Air Force keeping information environment strategic plan out of public view

Cyber warfare operators assigned to the 275th Cyber Operations Squadron of the 175th Cyberspace Operations Group of the Maryland Air National Guard configure a threat intelligence feed for daily watch in the Hunter's Den at Warfield Air National Guard Base, Middle River, Md., Dec. 2, 2017. (U.S. Air Force photo by J.M. Eddins Jr.)

The Air Force earlier this year published a strategic plan for how it will operate in the information environment, however, there is no intention to release it publicly yet, according to a spokesperson.

The Operations in the Information Environment Strategic Plan identifies key activities and milestones to transform how the Air Force operates in this space to achieve a vision where information is foundational to all military activities, Department of the Air Force spokesperson Rose Riley told DefenseScoop.

“There have been recent updates as the dynamic nature of the information environment drives regular adaptation and iteration for continued effectiveness,” she said.

The publication of the strategy follows several moves by the Department of Defense recently to elevate information ops, which many outside experts believe has been neglected for some time — to the benefit of sophisticated adversaries.


“The more Airmen recognize that influence operations can, and likely have, affected them, the faster we can recover and rebuild our defense against these attacks. The concept of information warfare is not new, and neither are the core strategies behind it. What is new are the tactics our adversaries are using to conduct these operations at scale. We must empower our Airmen not only to recognize this threat, but also to actively combat it,” Chief Master Sergeant of the Air Force JoAnne Bass wrote in an article that appeared in the Spring 2022 edition of Æther: A Journal of Strategic Airpower & Spacepower.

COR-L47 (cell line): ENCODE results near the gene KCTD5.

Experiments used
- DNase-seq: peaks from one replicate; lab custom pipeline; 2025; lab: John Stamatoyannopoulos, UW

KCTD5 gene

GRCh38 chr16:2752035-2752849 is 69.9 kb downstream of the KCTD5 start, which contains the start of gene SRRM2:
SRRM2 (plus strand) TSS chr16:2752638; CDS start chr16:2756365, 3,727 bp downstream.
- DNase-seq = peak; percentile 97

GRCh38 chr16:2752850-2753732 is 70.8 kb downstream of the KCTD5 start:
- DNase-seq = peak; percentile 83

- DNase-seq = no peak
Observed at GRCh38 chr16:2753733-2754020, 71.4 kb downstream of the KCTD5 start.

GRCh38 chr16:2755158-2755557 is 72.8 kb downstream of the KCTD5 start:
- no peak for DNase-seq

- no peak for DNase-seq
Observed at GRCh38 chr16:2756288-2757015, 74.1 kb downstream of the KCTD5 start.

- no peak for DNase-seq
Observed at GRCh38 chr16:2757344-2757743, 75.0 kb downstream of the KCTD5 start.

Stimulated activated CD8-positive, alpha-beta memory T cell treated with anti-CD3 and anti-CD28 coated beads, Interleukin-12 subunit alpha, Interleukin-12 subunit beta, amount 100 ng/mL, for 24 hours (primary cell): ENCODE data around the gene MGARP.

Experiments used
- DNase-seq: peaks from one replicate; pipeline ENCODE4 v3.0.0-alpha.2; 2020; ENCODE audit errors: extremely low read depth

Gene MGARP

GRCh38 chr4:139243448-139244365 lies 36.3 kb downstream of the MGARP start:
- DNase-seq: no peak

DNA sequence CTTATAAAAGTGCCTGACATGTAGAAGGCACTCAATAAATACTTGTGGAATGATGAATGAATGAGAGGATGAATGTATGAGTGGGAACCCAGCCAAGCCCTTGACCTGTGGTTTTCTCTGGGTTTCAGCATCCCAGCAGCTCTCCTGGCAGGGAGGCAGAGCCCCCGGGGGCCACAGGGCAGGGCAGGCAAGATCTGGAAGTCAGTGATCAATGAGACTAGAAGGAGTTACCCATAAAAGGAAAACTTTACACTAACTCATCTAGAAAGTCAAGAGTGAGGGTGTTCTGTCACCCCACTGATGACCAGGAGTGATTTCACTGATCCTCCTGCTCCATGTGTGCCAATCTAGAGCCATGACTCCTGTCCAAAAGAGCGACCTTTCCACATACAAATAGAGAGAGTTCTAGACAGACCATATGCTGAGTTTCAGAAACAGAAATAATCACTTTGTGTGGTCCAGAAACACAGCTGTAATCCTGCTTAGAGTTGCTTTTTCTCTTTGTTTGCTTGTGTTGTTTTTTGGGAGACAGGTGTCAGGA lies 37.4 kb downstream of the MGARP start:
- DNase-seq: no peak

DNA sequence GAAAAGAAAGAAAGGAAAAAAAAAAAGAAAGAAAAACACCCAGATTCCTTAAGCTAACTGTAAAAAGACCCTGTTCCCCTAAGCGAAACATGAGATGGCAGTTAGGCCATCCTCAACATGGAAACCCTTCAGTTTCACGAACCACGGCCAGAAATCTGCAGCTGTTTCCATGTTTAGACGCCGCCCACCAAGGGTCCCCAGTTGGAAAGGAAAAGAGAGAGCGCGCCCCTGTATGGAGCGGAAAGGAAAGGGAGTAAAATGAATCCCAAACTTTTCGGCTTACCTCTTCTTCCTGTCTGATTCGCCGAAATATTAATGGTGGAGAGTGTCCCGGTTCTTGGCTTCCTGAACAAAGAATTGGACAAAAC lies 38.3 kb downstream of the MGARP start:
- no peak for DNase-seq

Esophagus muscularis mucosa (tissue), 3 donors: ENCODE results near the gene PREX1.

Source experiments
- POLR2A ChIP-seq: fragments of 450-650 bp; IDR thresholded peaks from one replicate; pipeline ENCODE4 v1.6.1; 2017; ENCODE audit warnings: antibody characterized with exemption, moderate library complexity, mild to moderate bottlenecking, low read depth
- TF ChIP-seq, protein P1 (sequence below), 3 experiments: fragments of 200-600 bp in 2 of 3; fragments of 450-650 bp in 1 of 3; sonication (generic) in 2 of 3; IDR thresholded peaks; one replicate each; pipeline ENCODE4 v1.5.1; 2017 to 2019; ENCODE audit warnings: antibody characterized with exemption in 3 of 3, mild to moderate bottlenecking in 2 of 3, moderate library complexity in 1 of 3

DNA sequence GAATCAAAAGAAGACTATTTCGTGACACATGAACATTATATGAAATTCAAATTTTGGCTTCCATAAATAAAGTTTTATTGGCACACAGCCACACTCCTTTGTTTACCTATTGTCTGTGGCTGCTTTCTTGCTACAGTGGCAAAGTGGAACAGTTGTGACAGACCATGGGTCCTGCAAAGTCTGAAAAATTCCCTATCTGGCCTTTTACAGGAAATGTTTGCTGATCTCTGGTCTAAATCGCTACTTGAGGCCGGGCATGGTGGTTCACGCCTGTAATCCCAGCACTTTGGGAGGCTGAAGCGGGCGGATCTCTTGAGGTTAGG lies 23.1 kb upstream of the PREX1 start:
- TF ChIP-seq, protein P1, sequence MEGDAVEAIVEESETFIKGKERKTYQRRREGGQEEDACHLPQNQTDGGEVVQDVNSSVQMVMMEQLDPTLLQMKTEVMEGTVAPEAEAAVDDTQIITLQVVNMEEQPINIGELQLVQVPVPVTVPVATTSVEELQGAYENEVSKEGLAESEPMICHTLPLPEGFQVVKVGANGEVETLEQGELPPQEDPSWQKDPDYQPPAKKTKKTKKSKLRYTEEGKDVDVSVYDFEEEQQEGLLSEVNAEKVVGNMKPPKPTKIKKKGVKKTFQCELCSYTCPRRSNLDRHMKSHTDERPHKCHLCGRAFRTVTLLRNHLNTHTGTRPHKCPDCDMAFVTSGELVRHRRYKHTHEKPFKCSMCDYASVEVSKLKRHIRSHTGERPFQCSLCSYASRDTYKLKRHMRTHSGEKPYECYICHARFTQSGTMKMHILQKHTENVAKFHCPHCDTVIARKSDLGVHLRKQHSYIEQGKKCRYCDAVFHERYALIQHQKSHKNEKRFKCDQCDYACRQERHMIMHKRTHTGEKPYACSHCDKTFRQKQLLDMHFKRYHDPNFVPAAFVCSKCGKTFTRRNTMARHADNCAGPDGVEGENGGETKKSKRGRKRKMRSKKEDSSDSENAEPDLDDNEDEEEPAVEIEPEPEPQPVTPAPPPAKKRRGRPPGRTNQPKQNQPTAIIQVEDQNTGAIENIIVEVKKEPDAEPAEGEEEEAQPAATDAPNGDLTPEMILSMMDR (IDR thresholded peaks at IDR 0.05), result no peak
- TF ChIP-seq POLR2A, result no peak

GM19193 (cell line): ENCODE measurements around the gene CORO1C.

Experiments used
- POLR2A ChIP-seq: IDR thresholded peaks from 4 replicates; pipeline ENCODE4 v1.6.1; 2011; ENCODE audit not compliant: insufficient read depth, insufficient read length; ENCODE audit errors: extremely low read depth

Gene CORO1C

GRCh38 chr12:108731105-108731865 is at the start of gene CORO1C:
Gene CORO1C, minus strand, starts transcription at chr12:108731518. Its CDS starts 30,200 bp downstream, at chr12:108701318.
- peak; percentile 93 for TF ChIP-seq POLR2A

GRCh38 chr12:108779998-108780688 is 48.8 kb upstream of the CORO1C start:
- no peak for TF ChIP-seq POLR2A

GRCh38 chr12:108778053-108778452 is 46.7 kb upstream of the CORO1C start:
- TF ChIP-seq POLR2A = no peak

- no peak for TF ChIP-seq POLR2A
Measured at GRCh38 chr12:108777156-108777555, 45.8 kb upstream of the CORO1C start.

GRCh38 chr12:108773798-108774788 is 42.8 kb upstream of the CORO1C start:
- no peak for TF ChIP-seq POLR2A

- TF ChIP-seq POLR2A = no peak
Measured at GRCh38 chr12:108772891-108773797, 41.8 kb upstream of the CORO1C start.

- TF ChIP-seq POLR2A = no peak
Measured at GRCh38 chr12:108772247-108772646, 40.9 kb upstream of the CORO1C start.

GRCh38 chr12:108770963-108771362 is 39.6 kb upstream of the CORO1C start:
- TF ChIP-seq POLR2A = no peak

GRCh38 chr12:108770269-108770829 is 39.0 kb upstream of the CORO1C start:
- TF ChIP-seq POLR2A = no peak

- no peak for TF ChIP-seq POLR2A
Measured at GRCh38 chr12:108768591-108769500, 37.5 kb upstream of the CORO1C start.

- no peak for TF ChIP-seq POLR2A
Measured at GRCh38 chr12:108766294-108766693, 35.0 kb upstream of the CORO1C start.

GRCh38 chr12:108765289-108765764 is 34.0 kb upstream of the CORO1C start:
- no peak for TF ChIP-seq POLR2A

“We need collaborative solutions, developed and implemented at all levels, that truly seek to understand conflict across the gray zone,” she wrote. “We need our Airmen to understand what Russia understood in the 1950s when Aleksandr Sakharovsky, former head of the First Chief Directorate of the KGB, said, ‘World War III was conceived to be a war without weapons—a war the Soviet bloc would win without firing a single bullet. It was a war of ideas.’”

The concept is nestled under the information joint function, Riley noted. In 2017, the DOD designated information the seventh joint function, along with command and control, intelligence, fires, movement and maneuver, protection and sustainment. These are capabilities grouped together to help integrate, synchronize and direct joint operations.  

Operations in the information environment leverage the inherent information aspects of military activities to affect behavior and meet joint force commanders’ intent, according to Riley.

The Air Force in 2019 created 16th Air Force, the service’s first information warfare organization combining other numbered Air Forces and housing information warfare capabilities and commands such as cyber, intelligence, surveillance and reconnaissance, electromagnetic spectrum operations and information ops under a single commander.


The service later created the first initial skills training course for its information operations personnel, 14F.

Under the new plan, the Air Force is setting a direction to prepare airmen to lead military operations with a focus on the information environment to shape perceptions, attitudes and behaviors of adversaries, Riley said. The plan aims to equip them with training, tools and technology necessary to understand and shape that environment.

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